half-hour edition of Informed Choices is designed
to raise women's awareness of their risks for heart disease
and address the following issues: myths about women and
heart disease; why women should learn about symptoms of
heart disease; when to go to a cardiologist; risk factors,
treatment and prevention options, how to control cholesterol;
tips for a healthy heart and the different experiences women
have from men during a heart attack. The role of stress,
diet, exercise, lifestyle, and hormone replacement therapy
play in heart disease will also be examined. The panel examines
the risk factors for heart and cardiovascular disease and
considers strategies to reduce a woman's chance of suffering
from these health problems.
Many women think heart disease is a man's problem, but
heart disease is very much a woman's problem. Heart disease
is the #1 killer of women, as well as men in America. Heart
disease affects women of all racial and ethnic groups, but
black women are more likely to die of heart disease than
white women. Men have heart attacks and strokes more often
than do women, but the death rate for women from cardiovascular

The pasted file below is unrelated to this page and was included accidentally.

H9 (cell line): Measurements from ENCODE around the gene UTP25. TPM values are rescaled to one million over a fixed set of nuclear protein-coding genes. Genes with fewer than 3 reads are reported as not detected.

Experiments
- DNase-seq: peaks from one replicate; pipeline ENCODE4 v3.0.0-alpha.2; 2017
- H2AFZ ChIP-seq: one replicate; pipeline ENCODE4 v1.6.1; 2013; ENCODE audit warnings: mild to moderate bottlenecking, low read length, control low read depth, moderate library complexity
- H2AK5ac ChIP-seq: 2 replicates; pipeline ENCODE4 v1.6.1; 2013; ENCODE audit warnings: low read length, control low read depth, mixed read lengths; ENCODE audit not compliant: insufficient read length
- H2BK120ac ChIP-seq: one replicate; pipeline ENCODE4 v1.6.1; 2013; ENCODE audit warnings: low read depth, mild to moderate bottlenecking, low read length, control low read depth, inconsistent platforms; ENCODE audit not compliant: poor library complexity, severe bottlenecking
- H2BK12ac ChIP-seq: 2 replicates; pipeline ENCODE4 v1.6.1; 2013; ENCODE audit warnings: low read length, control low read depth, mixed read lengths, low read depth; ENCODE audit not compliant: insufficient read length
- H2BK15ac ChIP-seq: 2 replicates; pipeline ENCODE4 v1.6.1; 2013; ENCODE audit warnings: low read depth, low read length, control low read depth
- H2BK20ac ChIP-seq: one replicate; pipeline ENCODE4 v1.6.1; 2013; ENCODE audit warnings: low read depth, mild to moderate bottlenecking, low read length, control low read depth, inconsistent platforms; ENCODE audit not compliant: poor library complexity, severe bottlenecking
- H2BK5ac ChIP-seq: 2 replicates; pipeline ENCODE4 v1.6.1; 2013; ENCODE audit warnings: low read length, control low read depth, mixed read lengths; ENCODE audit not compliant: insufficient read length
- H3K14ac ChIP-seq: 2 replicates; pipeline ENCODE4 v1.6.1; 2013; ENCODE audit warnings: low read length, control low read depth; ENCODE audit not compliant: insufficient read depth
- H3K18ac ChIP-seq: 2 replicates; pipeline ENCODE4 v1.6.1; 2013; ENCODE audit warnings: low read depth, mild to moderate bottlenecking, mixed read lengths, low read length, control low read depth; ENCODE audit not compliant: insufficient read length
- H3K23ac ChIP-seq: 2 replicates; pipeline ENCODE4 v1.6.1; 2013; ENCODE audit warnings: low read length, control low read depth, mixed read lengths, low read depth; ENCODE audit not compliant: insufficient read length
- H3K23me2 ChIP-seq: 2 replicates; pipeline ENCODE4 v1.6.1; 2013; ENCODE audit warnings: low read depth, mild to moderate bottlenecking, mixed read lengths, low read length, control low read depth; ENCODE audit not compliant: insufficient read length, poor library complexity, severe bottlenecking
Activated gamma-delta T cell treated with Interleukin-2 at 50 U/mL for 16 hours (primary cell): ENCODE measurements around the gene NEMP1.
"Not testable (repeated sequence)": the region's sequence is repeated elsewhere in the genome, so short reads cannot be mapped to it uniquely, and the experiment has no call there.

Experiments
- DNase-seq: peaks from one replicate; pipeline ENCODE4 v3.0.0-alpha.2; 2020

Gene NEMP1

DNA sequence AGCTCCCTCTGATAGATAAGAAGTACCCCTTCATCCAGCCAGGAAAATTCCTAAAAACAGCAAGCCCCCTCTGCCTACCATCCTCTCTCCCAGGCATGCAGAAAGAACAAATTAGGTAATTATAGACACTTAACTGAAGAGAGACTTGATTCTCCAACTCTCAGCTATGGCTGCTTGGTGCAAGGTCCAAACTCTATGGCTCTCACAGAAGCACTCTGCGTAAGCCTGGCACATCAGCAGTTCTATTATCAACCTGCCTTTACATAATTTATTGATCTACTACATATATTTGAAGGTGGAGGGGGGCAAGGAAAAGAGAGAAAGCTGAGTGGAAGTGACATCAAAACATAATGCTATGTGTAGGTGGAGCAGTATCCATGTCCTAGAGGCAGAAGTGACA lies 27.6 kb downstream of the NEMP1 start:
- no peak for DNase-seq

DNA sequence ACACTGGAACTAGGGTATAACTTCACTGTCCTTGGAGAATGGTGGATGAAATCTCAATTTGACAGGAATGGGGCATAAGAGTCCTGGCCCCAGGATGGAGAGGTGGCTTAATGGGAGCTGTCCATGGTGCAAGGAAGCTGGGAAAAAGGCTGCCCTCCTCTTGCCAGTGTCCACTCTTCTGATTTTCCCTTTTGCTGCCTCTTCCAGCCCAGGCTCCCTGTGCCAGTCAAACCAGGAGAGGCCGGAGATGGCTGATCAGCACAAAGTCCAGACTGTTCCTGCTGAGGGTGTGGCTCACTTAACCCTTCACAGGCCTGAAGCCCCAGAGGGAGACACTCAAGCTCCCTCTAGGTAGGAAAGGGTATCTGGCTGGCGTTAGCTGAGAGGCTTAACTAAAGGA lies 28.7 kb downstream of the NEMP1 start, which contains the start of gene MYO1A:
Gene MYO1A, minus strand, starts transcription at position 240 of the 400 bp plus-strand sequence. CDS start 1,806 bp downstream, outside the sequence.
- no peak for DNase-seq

disease is higher. This is due in part to the typically
later age when women have heart attacks as well as co-morbidity
factors such as diabetes, which increase the likelihood
of death. As women age, and particularly after menopause,
they become more at risk for cardiovascular disease. Younger
women are also at risk for cardiovascular disease if they
smoke or have high blood pressure, diabetes, high cholesterol
levels, and a family history of cardiovascular disease.
Tape Piece: (Produced by Paula M. Levine)
In this country, more women die of heart attacks then men.
Why? Because most women still don't know the signs or the
risk factors for heart disease. But Cyndy Holt should have.
She's a cardiovascular clinical nurse specialist at Overlook
Hospital. Yet, at the age of 42, pregnant with her 4th child,
she had not one but 2 heart attacks. We'll talk with her
and her doctor to understand why and how it happened. And
we'll see what Cyndy's doing to make sure it doesn't happen
to anyone else ... with her "women's heart awareness"
Dr. Audrey von Poelnitz |
Dr. Audrey von Poelnitz - An Interventional
cardiologist and attending physician at Morristown Memorial
Patricia Lopas - A heart attack survivor.
Karen Campbell - A registered dietician
with Riverview Medical Center located in Red Bank, New Jersey.
Bonnie Arkus - A nurse and Executive Director
of the Women's Heart Foundation, a non-profit organization
dedicated to improving heart health and heart care.